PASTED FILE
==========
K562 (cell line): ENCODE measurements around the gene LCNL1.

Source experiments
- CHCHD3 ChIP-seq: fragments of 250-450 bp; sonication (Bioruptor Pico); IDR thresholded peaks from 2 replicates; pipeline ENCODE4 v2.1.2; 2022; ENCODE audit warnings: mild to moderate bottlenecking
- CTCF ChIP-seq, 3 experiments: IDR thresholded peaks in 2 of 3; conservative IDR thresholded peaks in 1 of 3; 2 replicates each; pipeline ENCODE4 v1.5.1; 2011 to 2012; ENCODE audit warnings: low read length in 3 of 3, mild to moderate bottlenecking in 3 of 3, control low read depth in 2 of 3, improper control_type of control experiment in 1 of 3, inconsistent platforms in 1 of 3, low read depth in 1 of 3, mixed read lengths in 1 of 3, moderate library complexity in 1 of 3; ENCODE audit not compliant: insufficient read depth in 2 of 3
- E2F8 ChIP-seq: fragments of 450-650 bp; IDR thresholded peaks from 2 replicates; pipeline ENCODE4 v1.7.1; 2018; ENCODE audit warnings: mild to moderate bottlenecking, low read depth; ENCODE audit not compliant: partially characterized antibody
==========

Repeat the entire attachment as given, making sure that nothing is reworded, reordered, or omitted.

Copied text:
K562 (cell line): ENCODE measurements around the gene LCNL1.

Source experiments
- CHCHD3 ChIP-seq: fragments of 250-450 bp; sonication (Bioruptor Pico); IDR thresholded peaks from 2 replicates; pipeline ENCODE4 v2.1.2; 2022; ENCODE audit warnings: mild to moderate bottlenecking
- CTCF ChIP-seq, 3 experiments: IDR thresholded peaks in 2 of 3; conservative IDR thresholded peaks in 1 of 3; 2 replicates each; pipeline ENCODE4 v1.5.1; 2011 to 2012; ENCODE audit warnings: low read length in 3 of 3, mild to moderate bottlenecking in 3 of 3, control low read depth in 2 of 3, improper control_type of control experiment in 1 of 3, inconsistent platforms in 1 of 3, low read depth in 1 of 3, mixed read lengths in 1 of 3, moderate library complexity in 1 of 3; ENCODE audit not compliant: insufficient read depth in 2 of 3
- E2F8 ChIP-seq: fragments of 450-650 bp; IDR thresholded peaks from 2 replicates; pipeline ENCODE4 v1.7.1; 2018; ENCODE audit warnings: mild to moderate bottlenecking, low read depth; ENCODE audit not compliant: partially characterized antibody